Modifications to the project selection criteria used by the Commerce Department’s Advanced Technology Program will simplify the criteria to more accurately reflect the purpose of the program, according to a notice published for comment today in the Federal Register.
The formal request for comment issued by the National Institute of Standards and Technology, which manages the ATP, also includes several minor administrative and clerical changes to the ATP rule to clarify potentially ambiguous points or to eliminate unnecessary provisions. Interested parties have 30 days to comment on the proposed changes.
The ATP provides funding on a cost-shared basis with industry to carry out research and development on high-risk, high-payoff emerging and enabling technologies. The program concentrates on those technologies that offer significant, broad-based benefits to the nation’s economy, but that are not likely to be developed in a timely fashion without the ATP’s support because of the technical risks involved. More than $2.3 billion of combined federal and private sector funding has been devoted to ATP projects to date.
The most significant proposed change to the ATP rule replaces a complicated set of five project selection criteria, each with different "weights" and lists of sub-criteria, with a more straightforward two-part scheme: projects will be evaluated for their scientific and technological merit and for their potential for broad-based economic benefits, with both parts weighted equally.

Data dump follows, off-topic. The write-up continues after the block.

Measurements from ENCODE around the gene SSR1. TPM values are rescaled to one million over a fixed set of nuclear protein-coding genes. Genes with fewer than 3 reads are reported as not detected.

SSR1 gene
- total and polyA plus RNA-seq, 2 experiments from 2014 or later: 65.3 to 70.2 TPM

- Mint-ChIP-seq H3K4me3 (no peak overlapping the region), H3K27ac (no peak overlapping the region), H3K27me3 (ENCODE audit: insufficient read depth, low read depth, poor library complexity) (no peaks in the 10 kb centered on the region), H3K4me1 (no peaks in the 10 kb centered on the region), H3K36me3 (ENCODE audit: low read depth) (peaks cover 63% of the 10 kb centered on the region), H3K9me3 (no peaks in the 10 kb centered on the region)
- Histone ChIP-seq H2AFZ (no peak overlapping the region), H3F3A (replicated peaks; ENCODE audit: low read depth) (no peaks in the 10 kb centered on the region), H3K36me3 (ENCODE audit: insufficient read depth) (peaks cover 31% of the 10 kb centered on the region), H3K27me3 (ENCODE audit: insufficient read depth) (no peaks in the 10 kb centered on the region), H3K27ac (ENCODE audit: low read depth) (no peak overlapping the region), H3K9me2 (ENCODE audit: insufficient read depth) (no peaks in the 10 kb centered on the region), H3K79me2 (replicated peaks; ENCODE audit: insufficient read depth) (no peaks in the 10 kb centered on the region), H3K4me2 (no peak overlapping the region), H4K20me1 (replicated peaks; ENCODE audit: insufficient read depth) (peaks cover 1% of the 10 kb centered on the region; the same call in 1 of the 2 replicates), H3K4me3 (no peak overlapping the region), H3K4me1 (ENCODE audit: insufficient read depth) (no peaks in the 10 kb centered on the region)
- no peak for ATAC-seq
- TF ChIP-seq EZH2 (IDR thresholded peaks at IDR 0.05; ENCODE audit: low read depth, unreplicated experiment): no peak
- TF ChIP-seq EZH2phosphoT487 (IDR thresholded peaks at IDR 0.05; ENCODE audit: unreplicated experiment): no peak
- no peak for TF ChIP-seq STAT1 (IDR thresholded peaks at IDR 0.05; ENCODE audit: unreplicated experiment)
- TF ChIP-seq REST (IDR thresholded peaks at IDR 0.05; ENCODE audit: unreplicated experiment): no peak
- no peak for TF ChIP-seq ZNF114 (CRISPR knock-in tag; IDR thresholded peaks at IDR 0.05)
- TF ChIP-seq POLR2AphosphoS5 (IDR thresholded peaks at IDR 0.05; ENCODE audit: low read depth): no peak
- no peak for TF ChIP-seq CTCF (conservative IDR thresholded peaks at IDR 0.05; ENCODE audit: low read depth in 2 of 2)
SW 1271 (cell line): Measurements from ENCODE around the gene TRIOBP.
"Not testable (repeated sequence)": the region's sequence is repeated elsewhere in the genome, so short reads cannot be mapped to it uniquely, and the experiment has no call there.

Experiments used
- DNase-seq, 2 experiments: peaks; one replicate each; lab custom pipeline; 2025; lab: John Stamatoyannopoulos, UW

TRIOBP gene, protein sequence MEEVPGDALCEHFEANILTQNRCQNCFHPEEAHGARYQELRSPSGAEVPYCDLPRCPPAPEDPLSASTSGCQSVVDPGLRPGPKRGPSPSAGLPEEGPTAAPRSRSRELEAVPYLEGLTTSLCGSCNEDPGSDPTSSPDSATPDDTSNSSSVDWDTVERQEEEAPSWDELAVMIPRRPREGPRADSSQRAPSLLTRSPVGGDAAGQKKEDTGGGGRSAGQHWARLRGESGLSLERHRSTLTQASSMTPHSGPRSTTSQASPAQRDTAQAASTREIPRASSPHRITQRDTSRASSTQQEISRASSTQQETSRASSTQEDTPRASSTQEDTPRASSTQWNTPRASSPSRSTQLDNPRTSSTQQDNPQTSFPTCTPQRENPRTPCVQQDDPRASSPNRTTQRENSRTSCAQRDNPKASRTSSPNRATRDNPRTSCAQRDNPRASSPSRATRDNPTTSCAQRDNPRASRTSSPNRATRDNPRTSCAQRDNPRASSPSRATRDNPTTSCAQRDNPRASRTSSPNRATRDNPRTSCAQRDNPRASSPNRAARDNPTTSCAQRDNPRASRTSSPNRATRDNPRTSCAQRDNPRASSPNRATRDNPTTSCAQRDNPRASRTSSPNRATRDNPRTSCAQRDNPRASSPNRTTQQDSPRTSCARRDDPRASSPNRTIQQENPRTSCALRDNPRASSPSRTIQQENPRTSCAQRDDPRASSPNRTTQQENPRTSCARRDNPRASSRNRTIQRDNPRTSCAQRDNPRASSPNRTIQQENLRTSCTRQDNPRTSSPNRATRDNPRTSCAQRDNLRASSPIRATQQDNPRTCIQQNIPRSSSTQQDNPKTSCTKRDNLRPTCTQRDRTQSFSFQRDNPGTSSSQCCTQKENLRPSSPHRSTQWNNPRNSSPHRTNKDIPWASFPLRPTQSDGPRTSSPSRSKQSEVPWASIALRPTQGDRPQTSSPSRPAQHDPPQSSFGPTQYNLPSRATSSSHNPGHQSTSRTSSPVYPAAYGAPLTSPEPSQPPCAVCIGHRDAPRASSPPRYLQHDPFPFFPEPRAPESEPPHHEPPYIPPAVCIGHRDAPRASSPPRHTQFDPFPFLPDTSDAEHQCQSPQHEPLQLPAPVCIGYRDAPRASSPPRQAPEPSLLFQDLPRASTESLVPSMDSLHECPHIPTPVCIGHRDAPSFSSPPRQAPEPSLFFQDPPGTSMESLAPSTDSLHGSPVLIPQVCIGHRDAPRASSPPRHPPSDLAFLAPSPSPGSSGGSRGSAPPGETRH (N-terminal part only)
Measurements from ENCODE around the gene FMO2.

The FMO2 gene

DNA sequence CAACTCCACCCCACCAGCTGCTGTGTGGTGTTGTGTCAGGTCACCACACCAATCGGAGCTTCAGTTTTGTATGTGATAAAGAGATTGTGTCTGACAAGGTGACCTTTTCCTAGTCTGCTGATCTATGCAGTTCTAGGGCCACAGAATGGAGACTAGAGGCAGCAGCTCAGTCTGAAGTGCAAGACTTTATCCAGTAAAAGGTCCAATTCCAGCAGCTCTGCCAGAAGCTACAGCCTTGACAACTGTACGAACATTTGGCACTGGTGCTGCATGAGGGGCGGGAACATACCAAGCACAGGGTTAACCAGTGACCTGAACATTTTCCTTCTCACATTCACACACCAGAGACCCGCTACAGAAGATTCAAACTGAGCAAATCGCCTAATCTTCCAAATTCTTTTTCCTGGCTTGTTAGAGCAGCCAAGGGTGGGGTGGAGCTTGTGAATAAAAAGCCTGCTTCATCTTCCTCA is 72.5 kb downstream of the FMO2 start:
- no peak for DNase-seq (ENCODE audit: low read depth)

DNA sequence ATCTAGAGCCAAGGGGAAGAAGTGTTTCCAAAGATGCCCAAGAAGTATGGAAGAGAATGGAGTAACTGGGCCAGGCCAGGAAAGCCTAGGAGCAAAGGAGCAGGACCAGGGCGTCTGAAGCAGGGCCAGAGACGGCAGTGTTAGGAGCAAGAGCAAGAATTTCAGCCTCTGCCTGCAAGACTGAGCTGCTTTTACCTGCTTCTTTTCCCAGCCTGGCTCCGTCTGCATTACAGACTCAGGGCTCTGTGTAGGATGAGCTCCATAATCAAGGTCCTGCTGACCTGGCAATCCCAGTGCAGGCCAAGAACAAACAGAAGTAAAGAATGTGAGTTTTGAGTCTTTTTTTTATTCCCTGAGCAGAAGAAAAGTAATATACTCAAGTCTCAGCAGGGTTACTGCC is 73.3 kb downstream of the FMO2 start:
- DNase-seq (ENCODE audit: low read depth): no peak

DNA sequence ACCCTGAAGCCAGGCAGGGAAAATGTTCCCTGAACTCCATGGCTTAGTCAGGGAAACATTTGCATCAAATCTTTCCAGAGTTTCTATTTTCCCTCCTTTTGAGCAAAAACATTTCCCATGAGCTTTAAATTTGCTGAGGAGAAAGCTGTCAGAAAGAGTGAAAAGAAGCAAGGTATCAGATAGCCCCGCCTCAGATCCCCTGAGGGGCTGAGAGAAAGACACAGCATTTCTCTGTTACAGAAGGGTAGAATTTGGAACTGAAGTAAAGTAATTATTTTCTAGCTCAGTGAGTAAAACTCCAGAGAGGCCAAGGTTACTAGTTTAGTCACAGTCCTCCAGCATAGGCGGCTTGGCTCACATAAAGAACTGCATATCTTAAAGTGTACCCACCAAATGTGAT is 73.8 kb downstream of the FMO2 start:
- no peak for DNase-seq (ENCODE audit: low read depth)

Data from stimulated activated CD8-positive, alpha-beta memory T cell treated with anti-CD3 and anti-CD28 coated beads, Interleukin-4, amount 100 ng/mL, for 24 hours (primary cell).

The selection criteria are used by expert review panels in evaluating industry project proposals for possible ATP funding. The new selection criteria include the major elements required by the old, but organize them more flexibly, and are more logically in line with the main themes of the ATP mission: encouraging high-risk R&D on innovative technologies in order to catalyze significant economic benefits for the nation. ATP projects are expected to propose highly innovative technological advances, involve a significant technological risk, have a well-conceived R&D approach, have the potential for broad economic benefits that go well beyond the sponsoring company, lay out a clear path from the lab to the marketplace, and require ATP support to proceed because funding is not obtainable from other sources.
Other proposed changes to the ATP rule include:
The full text of the notice in today’s Federal Register may be read on the ATP web site: http://www.atp.nist.gov.
As a non-regulatory agency of the U.S. Department of Commerce's Technology Administration, NIST promotes economic growth by working with industry to develop and apply technology, measurements and standards through four partnerships: the Measurement and Standards Laboratories, the Advanced Technology Program, the Manufacturing Extension Partnership and the National Quality Program.